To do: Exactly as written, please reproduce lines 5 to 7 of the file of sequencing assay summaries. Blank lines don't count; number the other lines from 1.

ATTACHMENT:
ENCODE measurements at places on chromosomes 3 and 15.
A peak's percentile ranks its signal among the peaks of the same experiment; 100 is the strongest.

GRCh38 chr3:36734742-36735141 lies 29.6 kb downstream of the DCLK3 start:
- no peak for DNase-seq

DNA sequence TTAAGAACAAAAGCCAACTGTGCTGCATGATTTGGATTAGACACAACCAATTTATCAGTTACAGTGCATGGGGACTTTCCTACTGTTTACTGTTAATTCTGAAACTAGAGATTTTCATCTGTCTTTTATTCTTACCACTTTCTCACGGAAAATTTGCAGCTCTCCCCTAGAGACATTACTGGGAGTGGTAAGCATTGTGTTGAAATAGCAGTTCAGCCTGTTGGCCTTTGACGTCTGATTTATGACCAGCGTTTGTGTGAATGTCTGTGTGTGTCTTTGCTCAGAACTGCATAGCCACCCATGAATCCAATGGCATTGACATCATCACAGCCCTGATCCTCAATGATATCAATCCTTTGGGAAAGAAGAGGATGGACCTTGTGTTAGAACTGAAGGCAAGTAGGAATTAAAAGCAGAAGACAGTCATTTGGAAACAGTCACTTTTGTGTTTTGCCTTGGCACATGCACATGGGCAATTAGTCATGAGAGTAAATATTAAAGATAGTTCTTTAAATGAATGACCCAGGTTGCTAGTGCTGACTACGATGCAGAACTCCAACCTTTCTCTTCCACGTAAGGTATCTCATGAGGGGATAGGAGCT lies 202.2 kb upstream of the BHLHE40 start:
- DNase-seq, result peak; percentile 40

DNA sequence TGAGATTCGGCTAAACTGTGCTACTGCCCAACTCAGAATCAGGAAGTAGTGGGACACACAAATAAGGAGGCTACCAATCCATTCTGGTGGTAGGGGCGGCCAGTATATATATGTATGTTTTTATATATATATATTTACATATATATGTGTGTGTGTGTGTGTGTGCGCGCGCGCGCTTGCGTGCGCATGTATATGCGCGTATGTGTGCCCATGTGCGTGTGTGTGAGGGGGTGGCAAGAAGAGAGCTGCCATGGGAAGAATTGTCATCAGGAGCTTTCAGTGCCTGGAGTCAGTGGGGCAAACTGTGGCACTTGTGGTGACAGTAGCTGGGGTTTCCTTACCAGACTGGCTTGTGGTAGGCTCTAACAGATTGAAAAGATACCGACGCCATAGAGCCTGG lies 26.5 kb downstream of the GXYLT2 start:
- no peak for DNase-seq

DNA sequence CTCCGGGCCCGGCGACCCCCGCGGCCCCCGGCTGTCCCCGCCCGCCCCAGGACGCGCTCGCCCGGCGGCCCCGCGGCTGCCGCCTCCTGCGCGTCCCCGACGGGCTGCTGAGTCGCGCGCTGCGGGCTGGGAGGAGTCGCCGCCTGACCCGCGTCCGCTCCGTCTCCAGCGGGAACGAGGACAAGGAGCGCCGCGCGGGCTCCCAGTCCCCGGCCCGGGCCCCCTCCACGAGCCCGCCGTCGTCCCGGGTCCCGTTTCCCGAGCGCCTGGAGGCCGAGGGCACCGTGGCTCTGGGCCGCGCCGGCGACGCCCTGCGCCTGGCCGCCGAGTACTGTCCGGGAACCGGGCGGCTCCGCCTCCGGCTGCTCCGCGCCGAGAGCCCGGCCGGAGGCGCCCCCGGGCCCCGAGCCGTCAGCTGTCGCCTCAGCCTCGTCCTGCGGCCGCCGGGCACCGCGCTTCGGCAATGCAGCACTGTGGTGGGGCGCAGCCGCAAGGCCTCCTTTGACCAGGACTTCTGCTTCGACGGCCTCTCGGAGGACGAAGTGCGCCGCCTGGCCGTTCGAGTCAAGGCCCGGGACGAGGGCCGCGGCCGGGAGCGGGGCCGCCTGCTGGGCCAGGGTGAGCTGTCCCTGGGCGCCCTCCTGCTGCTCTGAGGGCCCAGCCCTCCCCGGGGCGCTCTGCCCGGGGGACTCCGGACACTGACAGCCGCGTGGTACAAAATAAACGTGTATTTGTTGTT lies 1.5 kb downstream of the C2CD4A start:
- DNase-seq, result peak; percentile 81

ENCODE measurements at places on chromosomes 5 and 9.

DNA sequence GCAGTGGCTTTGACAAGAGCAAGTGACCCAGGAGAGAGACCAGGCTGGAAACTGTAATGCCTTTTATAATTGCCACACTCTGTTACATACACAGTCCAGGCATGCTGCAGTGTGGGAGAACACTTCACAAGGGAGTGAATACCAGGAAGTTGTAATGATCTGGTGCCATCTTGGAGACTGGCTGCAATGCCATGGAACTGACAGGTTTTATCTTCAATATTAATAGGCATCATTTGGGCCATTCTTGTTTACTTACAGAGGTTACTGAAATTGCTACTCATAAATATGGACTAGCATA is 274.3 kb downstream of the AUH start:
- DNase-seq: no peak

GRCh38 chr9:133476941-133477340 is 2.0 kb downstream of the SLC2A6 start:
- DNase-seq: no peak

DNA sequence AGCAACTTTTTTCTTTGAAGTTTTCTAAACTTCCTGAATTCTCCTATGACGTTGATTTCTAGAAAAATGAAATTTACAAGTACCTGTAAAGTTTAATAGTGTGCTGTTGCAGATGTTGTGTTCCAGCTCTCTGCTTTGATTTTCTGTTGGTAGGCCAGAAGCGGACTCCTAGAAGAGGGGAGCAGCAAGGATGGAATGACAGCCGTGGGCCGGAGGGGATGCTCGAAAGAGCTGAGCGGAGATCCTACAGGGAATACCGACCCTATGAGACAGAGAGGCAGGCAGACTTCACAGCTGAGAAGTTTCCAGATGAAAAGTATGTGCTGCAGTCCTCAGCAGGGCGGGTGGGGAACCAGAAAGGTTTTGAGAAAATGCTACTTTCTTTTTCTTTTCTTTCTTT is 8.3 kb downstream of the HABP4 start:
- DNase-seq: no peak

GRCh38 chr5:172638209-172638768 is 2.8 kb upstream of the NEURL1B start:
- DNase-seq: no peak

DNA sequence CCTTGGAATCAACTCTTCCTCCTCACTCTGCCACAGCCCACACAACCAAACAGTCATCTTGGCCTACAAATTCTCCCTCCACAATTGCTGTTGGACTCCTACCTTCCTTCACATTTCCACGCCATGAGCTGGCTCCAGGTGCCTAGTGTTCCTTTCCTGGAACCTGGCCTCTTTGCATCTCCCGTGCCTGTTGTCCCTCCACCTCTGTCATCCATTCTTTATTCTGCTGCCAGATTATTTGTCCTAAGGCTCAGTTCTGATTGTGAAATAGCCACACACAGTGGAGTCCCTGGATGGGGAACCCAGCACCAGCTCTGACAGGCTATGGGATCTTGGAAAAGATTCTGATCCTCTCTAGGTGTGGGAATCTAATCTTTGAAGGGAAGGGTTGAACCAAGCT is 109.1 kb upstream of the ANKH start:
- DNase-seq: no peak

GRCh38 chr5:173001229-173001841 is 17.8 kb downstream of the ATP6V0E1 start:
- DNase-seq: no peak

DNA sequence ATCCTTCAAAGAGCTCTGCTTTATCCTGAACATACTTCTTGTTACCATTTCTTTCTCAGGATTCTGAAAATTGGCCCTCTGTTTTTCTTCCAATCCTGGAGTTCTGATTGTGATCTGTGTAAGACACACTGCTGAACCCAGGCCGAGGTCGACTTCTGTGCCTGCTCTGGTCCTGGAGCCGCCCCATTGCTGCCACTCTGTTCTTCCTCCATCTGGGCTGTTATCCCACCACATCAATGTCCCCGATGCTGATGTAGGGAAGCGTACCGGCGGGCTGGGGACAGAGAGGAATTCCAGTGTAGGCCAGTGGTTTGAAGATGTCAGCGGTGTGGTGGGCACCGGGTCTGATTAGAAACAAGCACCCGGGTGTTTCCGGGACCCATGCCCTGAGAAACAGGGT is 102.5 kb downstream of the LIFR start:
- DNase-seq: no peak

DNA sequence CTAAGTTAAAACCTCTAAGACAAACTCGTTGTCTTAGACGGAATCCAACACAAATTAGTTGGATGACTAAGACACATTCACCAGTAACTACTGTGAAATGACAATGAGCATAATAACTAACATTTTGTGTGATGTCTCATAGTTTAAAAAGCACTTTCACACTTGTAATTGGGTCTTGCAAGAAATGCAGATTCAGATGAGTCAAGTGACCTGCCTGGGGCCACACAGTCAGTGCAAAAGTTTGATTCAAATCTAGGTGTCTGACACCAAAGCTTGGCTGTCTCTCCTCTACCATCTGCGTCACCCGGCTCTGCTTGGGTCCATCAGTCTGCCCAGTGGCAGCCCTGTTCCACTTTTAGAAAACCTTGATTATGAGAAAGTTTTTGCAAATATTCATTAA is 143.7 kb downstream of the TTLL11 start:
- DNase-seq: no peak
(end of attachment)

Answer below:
DNA sequence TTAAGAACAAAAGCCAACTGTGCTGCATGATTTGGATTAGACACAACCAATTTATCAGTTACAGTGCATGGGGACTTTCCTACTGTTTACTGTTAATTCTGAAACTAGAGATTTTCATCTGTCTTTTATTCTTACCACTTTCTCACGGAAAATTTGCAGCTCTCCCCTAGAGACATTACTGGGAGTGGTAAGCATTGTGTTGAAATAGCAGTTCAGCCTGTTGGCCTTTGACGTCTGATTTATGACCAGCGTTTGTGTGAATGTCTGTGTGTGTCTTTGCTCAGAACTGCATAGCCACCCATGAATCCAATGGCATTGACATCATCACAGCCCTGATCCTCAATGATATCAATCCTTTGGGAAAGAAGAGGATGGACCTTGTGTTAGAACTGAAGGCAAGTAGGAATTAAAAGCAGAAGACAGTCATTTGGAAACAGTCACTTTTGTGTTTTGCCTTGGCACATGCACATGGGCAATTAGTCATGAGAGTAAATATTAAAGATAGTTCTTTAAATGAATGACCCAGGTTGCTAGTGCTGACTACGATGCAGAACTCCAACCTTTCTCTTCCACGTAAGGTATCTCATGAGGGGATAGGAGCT lies 202.2 kb upstream of the BHLHE40 start:
- DNase-seq, result peak; percentile 40

DNA sequence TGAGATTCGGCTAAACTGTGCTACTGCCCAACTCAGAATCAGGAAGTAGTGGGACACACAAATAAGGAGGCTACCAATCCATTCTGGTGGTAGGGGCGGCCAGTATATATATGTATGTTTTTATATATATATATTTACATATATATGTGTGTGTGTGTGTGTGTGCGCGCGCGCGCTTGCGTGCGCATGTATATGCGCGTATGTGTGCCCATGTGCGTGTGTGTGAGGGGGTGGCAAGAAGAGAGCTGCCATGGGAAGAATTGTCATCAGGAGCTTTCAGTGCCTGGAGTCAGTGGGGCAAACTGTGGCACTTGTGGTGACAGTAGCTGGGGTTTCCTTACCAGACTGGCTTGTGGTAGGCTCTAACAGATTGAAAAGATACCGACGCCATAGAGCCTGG lies 26.5 kb downstream of the GXYLT2 start: